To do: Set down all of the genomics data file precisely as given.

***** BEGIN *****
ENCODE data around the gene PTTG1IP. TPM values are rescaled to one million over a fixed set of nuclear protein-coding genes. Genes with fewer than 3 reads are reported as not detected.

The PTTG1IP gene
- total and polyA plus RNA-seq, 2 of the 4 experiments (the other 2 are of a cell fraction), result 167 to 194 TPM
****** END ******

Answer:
ENCODE data around the gene PTTG1IP. TPM values are rescaled to one million over a fixed set of nuclear protein-coding genes. Genes with fewer than 3 reads are reported as not detected.

The PTTG1IP gene
- total and polyA plus RNA-seq, 2 of the 4 experiments (the other 2 are of a cell fraction), result 167 to 194 TPM